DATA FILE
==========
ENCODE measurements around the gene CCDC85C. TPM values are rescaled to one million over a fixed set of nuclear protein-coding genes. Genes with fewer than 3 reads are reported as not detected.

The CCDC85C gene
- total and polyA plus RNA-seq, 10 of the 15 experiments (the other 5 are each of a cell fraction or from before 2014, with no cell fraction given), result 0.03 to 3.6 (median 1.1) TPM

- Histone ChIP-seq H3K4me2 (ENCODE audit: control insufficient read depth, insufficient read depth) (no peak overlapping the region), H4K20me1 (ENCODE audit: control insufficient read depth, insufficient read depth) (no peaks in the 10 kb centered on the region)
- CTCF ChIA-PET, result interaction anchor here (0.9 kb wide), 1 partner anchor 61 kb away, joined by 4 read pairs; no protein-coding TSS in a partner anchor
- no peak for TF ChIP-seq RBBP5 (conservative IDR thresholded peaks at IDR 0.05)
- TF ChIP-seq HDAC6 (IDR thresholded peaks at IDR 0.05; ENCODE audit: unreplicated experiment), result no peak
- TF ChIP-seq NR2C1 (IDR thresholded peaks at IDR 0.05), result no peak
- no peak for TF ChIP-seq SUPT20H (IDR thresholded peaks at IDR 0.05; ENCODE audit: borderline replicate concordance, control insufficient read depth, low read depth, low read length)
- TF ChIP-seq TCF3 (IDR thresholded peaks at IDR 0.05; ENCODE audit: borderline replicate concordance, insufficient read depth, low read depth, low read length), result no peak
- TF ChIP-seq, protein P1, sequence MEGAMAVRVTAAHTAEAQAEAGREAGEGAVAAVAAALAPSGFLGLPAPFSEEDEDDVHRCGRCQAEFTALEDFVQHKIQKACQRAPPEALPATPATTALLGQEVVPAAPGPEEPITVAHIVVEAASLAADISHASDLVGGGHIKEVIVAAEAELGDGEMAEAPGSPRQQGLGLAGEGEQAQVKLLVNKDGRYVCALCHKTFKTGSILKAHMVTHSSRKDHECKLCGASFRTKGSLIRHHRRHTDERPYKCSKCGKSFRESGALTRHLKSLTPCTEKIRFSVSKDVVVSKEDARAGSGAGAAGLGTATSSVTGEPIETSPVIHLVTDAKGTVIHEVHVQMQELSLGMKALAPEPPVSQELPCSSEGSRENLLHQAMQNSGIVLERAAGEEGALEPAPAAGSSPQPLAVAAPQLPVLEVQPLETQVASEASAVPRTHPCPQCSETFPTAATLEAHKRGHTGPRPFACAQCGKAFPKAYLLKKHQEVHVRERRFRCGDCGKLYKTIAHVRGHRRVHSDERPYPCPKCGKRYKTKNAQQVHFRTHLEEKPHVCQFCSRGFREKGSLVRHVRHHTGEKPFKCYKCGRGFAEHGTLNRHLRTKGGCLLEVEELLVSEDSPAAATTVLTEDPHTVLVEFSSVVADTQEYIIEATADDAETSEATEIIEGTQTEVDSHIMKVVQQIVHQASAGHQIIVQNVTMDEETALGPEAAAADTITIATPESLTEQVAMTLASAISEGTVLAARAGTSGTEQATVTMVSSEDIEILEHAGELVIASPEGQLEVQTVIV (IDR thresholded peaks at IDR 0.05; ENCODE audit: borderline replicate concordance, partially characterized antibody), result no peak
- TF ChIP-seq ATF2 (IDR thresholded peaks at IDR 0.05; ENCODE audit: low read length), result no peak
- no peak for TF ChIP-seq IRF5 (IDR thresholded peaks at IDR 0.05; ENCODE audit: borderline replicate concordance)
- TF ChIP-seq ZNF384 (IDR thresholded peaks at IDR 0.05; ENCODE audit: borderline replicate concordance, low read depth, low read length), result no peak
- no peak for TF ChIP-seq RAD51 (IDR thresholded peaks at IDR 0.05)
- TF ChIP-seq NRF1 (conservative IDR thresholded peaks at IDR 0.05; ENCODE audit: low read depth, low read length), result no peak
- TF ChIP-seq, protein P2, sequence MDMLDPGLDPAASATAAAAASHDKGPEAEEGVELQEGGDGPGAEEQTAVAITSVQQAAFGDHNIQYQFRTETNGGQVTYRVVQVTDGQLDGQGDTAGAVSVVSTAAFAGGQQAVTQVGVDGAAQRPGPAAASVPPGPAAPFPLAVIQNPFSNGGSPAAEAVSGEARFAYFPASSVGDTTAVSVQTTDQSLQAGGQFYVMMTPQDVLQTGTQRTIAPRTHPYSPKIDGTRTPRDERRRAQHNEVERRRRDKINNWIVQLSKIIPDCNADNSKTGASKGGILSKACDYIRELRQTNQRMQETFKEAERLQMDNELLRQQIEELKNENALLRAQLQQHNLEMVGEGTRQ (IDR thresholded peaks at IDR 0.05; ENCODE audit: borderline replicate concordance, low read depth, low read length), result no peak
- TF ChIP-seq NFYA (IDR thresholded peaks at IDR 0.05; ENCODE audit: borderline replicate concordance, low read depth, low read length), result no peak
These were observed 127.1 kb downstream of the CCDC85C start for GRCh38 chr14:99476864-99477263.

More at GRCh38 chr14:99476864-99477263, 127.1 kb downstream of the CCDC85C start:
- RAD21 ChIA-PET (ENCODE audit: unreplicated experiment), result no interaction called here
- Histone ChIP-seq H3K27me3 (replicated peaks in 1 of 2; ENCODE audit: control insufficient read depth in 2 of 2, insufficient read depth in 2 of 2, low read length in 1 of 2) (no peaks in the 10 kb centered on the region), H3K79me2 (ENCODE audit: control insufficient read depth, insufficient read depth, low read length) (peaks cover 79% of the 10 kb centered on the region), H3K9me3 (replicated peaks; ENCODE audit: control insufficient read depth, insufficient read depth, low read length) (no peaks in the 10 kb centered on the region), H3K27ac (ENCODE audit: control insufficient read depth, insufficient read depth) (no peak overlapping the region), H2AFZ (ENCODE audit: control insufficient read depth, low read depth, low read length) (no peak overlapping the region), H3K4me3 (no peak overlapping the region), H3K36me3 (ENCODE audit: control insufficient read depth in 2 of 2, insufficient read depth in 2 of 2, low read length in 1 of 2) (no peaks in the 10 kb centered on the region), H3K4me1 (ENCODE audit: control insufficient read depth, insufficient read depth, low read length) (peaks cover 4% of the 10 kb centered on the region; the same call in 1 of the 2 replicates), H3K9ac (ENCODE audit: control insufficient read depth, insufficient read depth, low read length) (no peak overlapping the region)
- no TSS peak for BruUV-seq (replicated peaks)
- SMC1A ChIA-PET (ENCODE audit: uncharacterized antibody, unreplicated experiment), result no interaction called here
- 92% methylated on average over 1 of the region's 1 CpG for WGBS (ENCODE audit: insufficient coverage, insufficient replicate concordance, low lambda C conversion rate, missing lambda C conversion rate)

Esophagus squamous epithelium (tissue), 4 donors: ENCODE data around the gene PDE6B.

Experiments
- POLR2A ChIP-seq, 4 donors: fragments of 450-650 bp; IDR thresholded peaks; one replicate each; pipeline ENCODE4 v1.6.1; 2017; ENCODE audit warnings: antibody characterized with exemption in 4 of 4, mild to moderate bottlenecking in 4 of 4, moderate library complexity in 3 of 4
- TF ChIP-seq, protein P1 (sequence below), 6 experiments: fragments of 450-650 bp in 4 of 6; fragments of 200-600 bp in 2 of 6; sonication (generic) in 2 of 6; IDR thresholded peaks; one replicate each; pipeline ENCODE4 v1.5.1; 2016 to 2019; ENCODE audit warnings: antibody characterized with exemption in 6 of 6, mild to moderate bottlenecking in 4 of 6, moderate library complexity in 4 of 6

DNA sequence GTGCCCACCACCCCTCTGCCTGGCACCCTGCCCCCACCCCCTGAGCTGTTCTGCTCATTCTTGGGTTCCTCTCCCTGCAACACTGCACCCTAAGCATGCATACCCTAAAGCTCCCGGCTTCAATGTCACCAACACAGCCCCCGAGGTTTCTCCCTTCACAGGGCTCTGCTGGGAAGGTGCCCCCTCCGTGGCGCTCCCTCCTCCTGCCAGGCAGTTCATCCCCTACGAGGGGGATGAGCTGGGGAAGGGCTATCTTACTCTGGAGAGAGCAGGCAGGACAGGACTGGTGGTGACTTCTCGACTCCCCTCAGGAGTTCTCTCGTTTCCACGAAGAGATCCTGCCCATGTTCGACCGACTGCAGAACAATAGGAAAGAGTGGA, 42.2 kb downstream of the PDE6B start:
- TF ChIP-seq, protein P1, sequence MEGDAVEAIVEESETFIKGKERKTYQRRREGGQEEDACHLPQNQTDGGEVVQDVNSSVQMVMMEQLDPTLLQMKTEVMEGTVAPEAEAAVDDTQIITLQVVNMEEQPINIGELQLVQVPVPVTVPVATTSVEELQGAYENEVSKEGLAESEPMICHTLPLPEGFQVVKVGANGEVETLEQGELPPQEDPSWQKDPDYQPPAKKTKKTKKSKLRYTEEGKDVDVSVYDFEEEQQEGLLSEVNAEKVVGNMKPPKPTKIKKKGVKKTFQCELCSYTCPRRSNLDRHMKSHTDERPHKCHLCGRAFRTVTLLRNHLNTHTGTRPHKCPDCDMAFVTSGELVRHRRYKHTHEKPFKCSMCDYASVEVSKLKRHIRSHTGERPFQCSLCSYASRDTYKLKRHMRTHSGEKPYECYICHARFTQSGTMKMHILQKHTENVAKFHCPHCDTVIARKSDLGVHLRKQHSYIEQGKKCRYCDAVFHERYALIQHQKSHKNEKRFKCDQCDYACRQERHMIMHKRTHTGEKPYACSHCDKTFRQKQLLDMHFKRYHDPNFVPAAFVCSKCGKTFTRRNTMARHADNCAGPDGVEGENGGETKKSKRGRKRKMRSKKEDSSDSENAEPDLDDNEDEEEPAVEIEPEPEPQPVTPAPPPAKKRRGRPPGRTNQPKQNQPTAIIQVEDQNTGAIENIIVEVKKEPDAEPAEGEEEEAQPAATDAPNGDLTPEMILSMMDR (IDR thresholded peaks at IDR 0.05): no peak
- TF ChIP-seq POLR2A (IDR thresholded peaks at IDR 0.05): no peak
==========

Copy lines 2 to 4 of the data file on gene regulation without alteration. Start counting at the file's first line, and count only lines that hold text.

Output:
The CCDC85C gene
- total and polyA plus RNA-seq, 10 of the 15 experiments (the other 5 are each of a cell fraction or from before 2014, with no cell fraction given), result 0.03 to 3.6 (median 1.1) TPM

- Histone ChIP-seq H3K4me2 (ENCODE audit: control insufficient read depth, insufficient read depth) (no peak overlapping the region), H4K20me1 (ENCODE audit: control insufficient read depth, insufficient read depth) (no peaks in the 10 kb centered on the region)